Future flood prevention: Government Response to the Committee's Fourth Report

Fifth Special Report

The Environment, Food and Rural Affairs Committee received and published the Government’s response to its recent report on Future flood prevention on 24 January 2017.The Committee requested further information to this response.

The Government’s further response to the Report was received by the Committee on 20 February 2017, and is appended below and is titled: Future flood prevention: Government’s response to the Committee’s Second Report of Session 2016–17 in its Fourth Report of Session 2016–17, published on 24 January 2017, as HC 926.

Appendix: Government Response

Dear Neil,

I am following up on the Committee’s request for further information from Defra regarding flood prevention.

Firstly, you asked for more information on how we are using the government’s £2.5 bn flood risk management budget to slow the flow of water across catchments so as to reduce the risk of communities flooding in future.

Our approach is to support both a catchment approach to planning and greater use of natural flood management (NFM) measures alongside hard, engineered defences. In the Autumn Statement, we announced funding of £15m specifically for Natural Flood Management schemes across England and further details on where this money will be spent will be announced in due course.

NFM is being used as part of an integrated engineered solution in several schemes already including Lustrum Beck in Stockton on Tees, Skipton in Yorkshire, Perry Barr and Witten in Birmingham and Medmerry on the south coast.

Further potential schemes that work with natural processes are planned for the Great Stour in East Kent, and Rochdale and Littleport.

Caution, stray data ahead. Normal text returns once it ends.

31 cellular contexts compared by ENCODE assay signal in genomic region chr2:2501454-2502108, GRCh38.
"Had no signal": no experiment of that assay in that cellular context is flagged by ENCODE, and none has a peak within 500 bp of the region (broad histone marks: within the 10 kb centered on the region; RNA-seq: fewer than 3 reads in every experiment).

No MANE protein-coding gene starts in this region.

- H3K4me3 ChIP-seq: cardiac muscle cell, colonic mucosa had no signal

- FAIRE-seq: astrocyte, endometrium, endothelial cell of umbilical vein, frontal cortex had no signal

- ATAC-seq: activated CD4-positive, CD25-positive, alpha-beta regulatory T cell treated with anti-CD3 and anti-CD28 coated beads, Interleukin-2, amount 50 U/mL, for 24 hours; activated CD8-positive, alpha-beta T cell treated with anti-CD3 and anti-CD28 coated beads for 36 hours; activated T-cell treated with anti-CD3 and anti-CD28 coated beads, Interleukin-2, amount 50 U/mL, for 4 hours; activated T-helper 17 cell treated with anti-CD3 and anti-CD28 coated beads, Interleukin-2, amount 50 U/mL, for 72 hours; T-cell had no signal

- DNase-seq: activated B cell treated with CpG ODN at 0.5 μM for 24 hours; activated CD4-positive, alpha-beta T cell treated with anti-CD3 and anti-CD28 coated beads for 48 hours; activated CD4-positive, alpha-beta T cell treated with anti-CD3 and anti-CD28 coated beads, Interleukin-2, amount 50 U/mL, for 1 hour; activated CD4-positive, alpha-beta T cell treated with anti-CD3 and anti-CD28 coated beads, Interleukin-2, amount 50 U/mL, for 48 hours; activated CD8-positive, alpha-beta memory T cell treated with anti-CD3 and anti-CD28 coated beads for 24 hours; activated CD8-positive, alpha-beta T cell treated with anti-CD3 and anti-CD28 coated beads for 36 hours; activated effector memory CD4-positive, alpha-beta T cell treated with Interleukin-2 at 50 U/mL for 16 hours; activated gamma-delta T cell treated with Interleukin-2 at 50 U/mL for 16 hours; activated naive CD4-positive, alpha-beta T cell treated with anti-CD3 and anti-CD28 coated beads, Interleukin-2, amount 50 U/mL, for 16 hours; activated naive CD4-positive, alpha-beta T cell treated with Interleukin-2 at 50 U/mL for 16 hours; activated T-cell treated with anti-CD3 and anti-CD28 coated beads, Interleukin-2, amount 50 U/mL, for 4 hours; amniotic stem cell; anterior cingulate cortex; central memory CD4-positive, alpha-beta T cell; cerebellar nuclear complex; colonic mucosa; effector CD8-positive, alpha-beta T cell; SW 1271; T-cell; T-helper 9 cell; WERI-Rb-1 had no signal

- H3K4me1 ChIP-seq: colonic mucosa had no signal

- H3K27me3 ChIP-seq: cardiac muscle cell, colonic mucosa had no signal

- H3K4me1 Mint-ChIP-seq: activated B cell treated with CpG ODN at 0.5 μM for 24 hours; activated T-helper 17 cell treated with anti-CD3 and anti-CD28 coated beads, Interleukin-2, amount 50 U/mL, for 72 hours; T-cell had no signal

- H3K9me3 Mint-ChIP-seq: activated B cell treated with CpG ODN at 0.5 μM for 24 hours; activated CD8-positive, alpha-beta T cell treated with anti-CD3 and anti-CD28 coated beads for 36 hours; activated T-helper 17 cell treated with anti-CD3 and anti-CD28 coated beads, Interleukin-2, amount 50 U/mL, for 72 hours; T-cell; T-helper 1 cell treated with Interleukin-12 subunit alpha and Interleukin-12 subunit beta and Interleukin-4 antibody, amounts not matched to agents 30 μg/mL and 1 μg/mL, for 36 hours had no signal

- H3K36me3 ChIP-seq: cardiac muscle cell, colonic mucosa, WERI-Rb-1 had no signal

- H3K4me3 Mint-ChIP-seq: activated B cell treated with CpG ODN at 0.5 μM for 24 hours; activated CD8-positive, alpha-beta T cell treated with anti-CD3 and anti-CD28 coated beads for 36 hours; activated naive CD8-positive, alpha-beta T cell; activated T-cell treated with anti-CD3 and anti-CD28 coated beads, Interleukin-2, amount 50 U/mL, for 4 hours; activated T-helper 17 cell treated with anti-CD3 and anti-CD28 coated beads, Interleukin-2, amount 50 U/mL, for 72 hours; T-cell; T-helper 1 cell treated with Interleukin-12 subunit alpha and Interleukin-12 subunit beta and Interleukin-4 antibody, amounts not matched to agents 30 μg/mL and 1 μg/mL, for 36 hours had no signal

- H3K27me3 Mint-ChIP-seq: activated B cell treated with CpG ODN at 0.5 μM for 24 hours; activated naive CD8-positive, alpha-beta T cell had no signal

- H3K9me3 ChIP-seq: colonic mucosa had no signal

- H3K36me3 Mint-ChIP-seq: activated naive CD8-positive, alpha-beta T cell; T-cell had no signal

Details of the projects of our refreshed investment programme will be made public in the next few months. In addition, we are introducing a new reporting measure on NFM which will enable us to say how many schemes include NFM measures in the government’s flood investment capital programme, broadly what measures they are, and how much they cost. Such schemes will be reported within the programme from 2018/19 onwards.

Secondly, you asked for more information on proposals for improving local governance and partnership working at catchment level.

Although we do not agree there is a need for substantial structural change, we are always looking for ways to improve and adapt the way we work to meet current and future needs.

We have recently published the Local Flood Risk Management Action Plan, which contains actions to support Lead Local Flood Authorities in carrying out their responsibilities for managing local flood risk.

In addition, the Environment Agency will be working with interested partners such as Regional Flood Coastal Committees and Internal Drainage Boards to refresh the national flood and coastal erosion management strategy for England. Amongst other things, the revised strategy will set out the authorities involved in flood and coastal erosion risk management and their respective functions. It will also cover how the strategy will contribute towards the achievement of wider environmental objectives.

Dr Therese Coffey MP

23 February 2017